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Government's Growing Alphabet Soup


The newest entities on the block.


Special Weapons and Tactics (SWAT) was one of my favorite shows in television growing up, and it's clear to me that Ben Bernanke was a fan, too. The man, hellbent on saving the world (and not one bailout at a time) has tossed more acronyms into the mix than I can keep up with. Here are the latest:

The Money Market Investor Funding Facility (MMIFF) sets aside $540 billion to help finance assets from money market mutual funds, which have experienced $500.0 billion in outflows since Reserve Primary Fund broke the buck back on September 19. This program will buy CDs, bank notes and commercial paper with 90 days or less to maturity. JP Morgan (JPM) is managing the five units set up to handle this latest rescue effort.

The Commercial Paper Funding Facility (CPFF) goes into effect on October 27 and will focus on the purchase of highly rated US 3 month unsecured and asset backed commercial paper issued by US companies. This program will be handled by PIMCO. The goal is to stabilize the $1.7 trillion commercial paper market.

The Asset-Backed Commercial Paper Money Market Fund Liquidity Facility (AMLF) was established on September 19 to loan money to banks to purchase asset-backed commercial paper from money market mutual funds. Right now the plan is going to last until January 30, 2009.

This bailout situation is so dire that it's gone beyond just the SWAT squad as the folks in charge have called out the equivalent of the National Guard, The Marines, and the cavalry and still there is a feeling we need even bigger guns. The problem is nobody knows what the big gun is at this point.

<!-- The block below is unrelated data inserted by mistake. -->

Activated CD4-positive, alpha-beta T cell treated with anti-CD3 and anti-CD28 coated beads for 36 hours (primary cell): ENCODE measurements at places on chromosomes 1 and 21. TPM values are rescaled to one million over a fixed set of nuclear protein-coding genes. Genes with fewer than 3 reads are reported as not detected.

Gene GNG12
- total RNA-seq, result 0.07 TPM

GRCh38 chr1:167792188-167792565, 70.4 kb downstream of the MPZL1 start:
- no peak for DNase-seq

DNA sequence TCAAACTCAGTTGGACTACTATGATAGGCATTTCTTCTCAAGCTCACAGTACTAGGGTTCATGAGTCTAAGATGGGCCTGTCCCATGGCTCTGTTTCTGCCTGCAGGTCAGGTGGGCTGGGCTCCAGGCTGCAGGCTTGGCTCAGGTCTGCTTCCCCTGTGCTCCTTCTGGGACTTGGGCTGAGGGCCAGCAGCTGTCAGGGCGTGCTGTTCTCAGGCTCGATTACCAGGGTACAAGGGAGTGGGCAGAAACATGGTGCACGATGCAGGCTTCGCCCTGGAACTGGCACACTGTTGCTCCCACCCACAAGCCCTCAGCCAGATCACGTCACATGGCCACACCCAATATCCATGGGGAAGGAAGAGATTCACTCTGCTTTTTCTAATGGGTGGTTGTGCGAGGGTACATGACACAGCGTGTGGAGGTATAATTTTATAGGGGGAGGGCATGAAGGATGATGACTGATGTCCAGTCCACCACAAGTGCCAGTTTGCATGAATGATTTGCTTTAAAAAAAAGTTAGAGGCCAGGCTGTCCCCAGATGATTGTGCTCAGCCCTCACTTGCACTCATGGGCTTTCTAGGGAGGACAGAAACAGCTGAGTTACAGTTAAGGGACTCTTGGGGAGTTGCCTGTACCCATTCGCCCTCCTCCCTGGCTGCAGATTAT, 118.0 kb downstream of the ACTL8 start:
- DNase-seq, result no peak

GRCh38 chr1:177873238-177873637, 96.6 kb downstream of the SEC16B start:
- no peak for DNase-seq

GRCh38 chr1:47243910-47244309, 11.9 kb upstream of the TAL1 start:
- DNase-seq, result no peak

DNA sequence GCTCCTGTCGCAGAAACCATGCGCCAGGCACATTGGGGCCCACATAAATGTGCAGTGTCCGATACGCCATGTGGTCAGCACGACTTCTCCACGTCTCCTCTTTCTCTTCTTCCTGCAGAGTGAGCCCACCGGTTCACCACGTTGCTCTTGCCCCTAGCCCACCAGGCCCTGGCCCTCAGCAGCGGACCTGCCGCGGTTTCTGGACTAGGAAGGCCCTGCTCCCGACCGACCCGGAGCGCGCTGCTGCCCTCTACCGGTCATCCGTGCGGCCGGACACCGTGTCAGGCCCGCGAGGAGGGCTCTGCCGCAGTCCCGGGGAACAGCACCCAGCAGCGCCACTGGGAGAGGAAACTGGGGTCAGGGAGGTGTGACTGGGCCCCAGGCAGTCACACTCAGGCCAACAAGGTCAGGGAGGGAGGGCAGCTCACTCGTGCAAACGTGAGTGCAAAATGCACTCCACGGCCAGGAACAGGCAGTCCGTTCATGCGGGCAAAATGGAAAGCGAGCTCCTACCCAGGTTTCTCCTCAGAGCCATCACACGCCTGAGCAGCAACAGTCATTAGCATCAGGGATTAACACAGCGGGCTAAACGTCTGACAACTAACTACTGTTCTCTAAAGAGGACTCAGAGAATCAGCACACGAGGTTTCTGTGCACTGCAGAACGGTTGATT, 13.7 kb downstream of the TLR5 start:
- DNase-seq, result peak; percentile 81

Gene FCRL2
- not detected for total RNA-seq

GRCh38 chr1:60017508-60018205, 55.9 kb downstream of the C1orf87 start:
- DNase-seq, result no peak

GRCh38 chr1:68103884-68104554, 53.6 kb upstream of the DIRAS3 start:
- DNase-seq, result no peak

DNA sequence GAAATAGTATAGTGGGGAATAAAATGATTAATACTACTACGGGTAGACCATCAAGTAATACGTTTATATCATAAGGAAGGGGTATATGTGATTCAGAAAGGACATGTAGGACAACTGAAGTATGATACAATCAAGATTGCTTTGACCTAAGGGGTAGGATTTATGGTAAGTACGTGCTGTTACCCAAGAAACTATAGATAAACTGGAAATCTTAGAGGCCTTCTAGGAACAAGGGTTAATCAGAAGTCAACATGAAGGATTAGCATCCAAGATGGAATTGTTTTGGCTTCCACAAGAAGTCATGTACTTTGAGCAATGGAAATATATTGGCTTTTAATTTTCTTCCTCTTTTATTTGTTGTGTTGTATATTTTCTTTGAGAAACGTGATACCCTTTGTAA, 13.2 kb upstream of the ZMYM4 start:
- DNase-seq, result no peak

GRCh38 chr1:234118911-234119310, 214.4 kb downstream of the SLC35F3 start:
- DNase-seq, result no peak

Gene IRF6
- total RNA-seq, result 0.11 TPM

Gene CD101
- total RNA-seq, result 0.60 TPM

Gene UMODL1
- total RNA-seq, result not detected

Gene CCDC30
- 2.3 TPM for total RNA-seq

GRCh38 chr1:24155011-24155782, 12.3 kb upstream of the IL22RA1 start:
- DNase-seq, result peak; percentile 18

In the meantime, the focal point of the rescue, housing, has more or less been abandoned to help the banks. Now there are reports that the big banks will be able to use funds invested into them by the government to buy smaller banks. And once again I say the fix was in from the very start: $125 billion was supposed to go into healthy banks, but why would a healthy bank want to take on additional partners?

Anyway, there are probably a lot of letters left in the government's bag of tricks, but something has to give: the printing presses or ingenuity. Of course, we're still watching the Troubled Assets Relief Program (TARP) evolve and at some point they may find time to help homeowners with this bill, which was marketed by Congress and the administration as a homeowner's bill.

Perhaps next time homeowners will ask for a bill of rights before they get a bill of goods. Then again, few people were keen on this rescue plan anyway and they are looking smarter and smarter each day.

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